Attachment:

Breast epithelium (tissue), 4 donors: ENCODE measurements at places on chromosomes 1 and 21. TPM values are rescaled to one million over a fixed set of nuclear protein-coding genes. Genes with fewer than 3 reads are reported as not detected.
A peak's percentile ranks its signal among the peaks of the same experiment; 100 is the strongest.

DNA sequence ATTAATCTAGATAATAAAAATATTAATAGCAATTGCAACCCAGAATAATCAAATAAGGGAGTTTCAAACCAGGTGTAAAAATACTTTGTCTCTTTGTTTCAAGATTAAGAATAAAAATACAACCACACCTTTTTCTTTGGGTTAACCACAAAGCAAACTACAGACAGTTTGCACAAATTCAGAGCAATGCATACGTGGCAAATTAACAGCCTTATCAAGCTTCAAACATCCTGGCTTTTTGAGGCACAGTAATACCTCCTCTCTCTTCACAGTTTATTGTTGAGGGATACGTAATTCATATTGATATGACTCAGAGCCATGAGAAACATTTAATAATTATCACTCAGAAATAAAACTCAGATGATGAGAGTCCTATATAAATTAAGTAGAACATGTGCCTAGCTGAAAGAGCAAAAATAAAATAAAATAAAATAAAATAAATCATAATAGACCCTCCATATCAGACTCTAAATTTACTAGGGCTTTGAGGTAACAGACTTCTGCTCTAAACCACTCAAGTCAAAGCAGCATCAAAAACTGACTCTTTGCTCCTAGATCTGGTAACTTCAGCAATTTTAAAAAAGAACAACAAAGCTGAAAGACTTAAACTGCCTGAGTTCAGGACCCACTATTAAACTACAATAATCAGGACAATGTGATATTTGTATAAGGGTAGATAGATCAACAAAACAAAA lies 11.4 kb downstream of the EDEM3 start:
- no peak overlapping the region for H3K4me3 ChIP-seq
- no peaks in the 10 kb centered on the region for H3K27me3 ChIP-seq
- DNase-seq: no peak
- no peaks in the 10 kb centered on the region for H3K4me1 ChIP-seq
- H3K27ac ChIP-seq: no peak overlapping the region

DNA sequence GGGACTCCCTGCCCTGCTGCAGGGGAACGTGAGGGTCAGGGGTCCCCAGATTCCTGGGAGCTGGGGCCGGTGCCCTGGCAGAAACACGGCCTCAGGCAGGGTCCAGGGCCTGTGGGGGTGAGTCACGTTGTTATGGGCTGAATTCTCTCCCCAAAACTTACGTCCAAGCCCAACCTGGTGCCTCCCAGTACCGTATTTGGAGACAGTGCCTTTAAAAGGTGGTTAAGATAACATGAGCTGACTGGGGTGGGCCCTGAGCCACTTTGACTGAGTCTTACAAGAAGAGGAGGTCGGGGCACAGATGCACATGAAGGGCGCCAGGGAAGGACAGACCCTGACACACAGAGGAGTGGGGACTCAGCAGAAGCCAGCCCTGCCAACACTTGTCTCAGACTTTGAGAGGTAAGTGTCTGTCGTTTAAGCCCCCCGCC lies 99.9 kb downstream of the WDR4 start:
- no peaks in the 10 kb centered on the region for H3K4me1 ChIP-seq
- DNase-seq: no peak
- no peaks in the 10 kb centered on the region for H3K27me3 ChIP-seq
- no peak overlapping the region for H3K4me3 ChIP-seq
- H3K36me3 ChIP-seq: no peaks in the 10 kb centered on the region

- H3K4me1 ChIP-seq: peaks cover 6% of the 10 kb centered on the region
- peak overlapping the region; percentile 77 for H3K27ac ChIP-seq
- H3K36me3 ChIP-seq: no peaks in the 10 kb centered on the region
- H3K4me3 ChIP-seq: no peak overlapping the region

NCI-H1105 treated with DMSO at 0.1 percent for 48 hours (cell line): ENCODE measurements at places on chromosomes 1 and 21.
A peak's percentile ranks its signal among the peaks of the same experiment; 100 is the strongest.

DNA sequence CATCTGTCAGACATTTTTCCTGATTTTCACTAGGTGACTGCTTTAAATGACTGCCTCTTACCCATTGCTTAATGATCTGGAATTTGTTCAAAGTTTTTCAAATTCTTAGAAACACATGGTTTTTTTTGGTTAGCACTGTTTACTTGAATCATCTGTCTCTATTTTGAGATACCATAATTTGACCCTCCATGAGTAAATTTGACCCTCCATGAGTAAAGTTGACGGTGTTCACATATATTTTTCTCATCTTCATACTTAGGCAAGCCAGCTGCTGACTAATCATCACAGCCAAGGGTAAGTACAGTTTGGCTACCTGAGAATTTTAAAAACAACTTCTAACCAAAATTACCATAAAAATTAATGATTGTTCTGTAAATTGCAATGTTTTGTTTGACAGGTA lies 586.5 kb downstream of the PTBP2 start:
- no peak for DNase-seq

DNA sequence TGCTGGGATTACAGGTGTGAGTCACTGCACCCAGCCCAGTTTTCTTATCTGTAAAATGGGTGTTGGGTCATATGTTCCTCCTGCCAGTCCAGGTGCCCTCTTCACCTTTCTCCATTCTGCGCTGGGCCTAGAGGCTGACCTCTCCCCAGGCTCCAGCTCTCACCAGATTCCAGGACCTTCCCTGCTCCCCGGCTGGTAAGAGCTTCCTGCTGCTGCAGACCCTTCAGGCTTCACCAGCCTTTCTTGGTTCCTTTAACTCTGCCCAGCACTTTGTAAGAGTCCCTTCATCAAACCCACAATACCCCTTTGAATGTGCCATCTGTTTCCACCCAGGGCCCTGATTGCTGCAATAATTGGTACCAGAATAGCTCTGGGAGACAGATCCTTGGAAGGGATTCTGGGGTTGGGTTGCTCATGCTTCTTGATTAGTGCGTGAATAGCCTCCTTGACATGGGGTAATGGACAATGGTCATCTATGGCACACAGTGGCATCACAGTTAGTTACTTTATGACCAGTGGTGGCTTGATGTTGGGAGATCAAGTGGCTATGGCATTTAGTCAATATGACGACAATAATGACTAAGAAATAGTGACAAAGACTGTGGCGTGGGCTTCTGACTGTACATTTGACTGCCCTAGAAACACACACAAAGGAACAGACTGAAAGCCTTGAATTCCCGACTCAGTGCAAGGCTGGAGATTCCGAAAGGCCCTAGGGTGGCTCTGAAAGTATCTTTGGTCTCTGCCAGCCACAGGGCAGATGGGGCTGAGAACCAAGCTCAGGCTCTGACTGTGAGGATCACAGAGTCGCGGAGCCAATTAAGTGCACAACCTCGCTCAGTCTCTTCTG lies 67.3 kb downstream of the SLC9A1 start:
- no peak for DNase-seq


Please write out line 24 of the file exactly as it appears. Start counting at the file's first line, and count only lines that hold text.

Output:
- no peak for DNase-seq